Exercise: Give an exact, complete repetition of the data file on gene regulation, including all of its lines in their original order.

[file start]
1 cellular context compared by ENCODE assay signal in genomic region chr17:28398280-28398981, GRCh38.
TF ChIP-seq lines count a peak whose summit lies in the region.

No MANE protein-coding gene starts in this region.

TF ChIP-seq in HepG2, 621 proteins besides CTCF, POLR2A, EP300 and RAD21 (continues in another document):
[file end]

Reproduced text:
1 cellular context compared by ENCODE assay signal in genomic region chr17:28398280-28398981, GRCh38.
TF ChIP-seq lines count a peak whose summit lies in the region.

No MANE protein-coding gene starts in this region.

TF ChIP-seq in HepG2, 621 proteins besides CTCF, POLR2A, EP300 and RAD21 (continues in another document):